The round table was titled ‘Road Map for Making Cancer Care Affordable and Accessible in India’
Vishal Chauhan, Joint Secretary, Ministry of Health & Family Welfare, Govt of India, highlighted the profound burden of cancer on society and shared that the recent continuum of care, post-screening, has emerged as a significant challenge, which necessitates urgent action. He also expressed that while the government has launched programmes for infrastructure creation and treatment provisioning, there is a huge scope for collaborative efforts towards affordability and accessibility of cancer care in the country.
Addressing Regional Roundtable – Road Map for Making Cancer Care Affordable and Accessible in India’, organised by FICCI, jointly with the Ministry of Health & Family Welfare, Government of India, Chauhan added that the Parliamentary Standing Committee on Health and Family welfare in its 139th report has made several recommendations on cancer care for which all stakeholders need to work together. He also urged the oncologists to work with ICMR to develop standard treatment guidelines on various types of cancers to help in better outcomes and ensure that these protocols are followed across facilities.
Chauhan also advised FICCI to garner support from the industry through the CSR funds. He suggested that an online portal needs to be created where the states can register their requirements at various levels of cancer infrastructure and industry could volunteer to provide funds or resources in their interest areas.
Dr R Dixit, Additional Director (Medical Education), Govt of Gujarat shared various initiatives in the cancer care domain by the Gujarat government including monetary subsidy for cancer infrastructure, free cancer treatment under school health programme, incentives for specialists to work in periphery areas etc. He also shared that Gujarat has a radiotherapy department in all six medical colleges and recently day care centres for chemotherapy have been initiated in all district hospitals with Gujarat Cancer Research Institute (GCRI). He further expressed that we need to focus on preventive oncology as well as palliative care and industry will have a large role to play in these areas.
Raj Gore, Co-Lead, FICCI Task Force Cancer Care and CEO, Healthcare Global Enterprises (HCG) shared that the surge in the incidence of various types of cancers coupled with sub-optimal mortality to incidence ratio, low affordability of treatment and poor quality of survivor’s life in the country is taking the gradual shape of an impending health crisis. Last year alone more than eight lakh Indians were estimated to have lost their lives to cancer, 1.5 times the total lives lost to COVID-19 pandemic. He further expressed that it is time to taking a concerted effort to contain and control the imminent cancer epidemic, taking cognizance of which FICCI constituted a Task Force on cancer care in 2022 to bring all stakeholders together and work towards making cancer care affordable and accessible in India.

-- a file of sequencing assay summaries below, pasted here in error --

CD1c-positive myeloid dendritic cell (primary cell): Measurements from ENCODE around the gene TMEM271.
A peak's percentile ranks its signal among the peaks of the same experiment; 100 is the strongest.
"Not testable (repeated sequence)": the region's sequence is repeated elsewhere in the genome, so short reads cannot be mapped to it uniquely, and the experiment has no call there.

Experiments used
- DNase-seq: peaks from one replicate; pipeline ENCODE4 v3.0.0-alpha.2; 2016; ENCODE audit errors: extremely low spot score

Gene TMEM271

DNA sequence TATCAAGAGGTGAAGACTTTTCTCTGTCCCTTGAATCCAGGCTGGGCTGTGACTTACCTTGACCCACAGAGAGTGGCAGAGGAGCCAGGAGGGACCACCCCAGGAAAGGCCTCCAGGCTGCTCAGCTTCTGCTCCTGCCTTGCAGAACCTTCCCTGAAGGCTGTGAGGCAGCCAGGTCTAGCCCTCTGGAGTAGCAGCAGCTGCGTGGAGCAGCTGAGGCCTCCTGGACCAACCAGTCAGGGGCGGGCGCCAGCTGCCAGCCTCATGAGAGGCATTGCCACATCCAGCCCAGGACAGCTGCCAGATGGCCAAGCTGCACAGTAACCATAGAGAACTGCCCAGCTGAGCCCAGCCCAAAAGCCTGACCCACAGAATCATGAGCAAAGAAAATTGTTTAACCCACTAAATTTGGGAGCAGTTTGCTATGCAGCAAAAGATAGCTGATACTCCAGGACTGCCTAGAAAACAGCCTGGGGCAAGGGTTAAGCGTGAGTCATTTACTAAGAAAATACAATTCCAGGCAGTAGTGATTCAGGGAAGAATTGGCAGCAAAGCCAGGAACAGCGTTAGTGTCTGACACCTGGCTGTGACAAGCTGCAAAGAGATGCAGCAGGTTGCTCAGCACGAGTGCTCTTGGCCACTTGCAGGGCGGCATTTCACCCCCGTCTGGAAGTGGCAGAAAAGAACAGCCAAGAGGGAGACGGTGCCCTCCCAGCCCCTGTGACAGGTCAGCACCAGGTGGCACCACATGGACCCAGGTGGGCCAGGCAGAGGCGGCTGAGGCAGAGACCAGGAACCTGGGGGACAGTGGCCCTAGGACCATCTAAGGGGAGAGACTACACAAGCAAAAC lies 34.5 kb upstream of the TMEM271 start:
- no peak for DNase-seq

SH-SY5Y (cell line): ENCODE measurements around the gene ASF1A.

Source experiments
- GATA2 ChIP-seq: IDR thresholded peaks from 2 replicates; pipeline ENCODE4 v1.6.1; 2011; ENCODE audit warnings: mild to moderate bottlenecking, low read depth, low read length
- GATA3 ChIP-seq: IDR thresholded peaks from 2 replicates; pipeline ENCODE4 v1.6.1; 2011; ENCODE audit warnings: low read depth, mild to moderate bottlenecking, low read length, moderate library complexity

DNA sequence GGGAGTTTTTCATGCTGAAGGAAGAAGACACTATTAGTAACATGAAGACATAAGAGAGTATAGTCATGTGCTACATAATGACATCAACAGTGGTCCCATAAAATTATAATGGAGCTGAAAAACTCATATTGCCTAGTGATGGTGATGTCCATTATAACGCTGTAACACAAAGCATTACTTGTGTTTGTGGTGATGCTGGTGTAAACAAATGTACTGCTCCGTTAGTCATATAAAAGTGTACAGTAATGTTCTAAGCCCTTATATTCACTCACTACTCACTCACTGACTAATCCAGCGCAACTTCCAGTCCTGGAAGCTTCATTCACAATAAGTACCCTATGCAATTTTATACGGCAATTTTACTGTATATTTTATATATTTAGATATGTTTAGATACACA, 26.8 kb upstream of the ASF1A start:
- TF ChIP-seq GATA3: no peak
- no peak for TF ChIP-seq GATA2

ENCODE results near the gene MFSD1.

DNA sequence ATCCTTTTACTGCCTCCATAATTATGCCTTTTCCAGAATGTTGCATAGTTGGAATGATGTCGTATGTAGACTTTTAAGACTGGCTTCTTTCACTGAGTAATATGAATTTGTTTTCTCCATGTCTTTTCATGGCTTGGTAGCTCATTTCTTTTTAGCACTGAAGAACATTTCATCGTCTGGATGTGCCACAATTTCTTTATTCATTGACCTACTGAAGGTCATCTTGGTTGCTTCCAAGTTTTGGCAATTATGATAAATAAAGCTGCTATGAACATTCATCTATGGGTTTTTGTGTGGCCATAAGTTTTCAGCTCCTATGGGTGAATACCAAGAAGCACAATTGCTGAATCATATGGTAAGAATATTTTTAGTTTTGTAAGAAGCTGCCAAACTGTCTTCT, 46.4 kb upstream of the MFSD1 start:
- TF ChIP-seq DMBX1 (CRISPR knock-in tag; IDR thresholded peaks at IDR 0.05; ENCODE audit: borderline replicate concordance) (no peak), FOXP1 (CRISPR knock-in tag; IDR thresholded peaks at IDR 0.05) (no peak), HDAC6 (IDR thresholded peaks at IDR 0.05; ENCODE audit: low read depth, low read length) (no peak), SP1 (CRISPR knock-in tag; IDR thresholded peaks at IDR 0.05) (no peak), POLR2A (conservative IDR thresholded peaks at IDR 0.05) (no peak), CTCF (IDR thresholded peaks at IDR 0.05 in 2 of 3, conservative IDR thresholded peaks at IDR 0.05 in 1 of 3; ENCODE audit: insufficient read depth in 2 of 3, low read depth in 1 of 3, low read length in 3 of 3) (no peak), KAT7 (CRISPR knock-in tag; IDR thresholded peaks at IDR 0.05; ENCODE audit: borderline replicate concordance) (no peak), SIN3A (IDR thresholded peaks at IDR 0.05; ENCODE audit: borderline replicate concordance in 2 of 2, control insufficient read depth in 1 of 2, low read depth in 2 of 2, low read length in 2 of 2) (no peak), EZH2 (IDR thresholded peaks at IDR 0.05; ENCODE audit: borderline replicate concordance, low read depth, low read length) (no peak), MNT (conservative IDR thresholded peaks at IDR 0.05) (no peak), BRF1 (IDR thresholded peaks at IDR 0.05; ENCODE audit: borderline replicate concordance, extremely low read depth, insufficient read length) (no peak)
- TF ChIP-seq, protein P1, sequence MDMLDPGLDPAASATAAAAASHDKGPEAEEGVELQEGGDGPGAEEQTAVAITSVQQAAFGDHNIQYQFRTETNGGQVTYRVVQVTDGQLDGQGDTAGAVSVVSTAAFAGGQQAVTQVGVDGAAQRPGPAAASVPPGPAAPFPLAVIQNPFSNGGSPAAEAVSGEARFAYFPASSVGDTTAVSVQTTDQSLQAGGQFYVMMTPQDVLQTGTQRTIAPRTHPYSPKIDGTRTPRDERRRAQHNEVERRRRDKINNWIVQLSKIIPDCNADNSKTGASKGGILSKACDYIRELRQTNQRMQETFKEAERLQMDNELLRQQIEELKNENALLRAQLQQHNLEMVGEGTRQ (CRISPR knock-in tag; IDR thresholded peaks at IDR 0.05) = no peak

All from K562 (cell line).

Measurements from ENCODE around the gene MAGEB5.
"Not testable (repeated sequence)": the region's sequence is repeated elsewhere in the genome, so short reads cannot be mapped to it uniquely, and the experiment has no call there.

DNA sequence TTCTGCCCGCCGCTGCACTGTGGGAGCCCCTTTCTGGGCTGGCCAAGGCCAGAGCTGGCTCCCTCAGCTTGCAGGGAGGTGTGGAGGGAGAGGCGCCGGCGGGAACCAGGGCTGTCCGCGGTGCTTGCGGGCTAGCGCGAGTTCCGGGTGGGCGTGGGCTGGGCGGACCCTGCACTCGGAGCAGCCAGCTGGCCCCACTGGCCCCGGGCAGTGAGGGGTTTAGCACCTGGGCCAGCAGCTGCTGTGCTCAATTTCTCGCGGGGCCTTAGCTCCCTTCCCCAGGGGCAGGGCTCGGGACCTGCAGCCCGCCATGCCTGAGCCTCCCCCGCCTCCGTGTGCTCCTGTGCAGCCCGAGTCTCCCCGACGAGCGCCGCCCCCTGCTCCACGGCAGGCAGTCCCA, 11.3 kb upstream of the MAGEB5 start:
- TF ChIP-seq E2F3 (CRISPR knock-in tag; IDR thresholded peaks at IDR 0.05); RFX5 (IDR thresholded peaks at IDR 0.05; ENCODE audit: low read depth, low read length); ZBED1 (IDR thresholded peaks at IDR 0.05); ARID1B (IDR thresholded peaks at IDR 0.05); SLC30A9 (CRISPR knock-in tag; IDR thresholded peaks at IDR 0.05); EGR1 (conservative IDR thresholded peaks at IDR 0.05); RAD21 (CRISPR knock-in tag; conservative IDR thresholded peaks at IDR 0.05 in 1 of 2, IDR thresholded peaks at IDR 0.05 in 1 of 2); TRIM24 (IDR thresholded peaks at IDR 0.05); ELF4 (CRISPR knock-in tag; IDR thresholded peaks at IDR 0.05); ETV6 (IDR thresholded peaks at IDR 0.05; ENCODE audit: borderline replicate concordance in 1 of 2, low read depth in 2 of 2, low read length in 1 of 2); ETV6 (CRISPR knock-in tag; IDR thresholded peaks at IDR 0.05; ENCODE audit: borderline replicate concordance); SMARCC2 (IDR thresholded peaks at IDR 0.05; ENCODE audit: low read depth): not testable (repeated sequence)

Dr Kumar Prabhash, Medical Oncologist, Tata Memorial Centre, Muzaffarpur (HBCH & RC) shared the unique example of PPP where a tertiary hospital is working closely and successfully with the district hospital. The screening is followed by confirmation of cancer which helps in the continuum of care. The government is encouraging other States to follow this model too.
Srimayee Chakraborty, Partner-Healthcare, EY Business Consulting, India, highlighted that Western states (Gujarat, Maharashtra, Goa and Rajasthan) account for close to 15 per cent of total incidence. Outcomes measured as Mortality to Incidence ratio in the Western states is higher at 42 per cent compared to all India average of 32-33 per cent highlighting the graveness of the situation. Hence, there is a need to tailor make interventions for cancer care by geographic region in India through a deep understanding of the local nuances which characterise the disease burden and the state of clinical outcome in the specific geography.
The round table was attended by various experts from the oncology sector, including senior clinicians, hospital administrators, diagnostics, insurers, Medtech and pharma companies. It was deliberated that the key focus should be to ensure there is the maximisation of reach and coverage in terms of a) awareness and prevention – modifying exposure to risk factors that potentially lead to cancer; b) detection and diagnosis – ensuring early detection and accurate staging of the disease and c) treatment including palliative care – a multidisciplinary approach to treatment with a focus on affordability, equitable access, quality of outcomes and palliative care. At the same time, we need to make efforts towards standardising care pathways and using them as a reference point for designing reimbursement packages within the region and across the nation will be key to ensuring that patients are offered equitable choice for treatment which is agnostic to the location or type of facility selected.
Further, it was discussed that there is a need for expanding cancer registries and health information systems for collecting standardised and comprehensive data which will enable evidence-based policy decisions and research, especially in states such as Rajasthan and lay the groundwork for long-term success in this direction.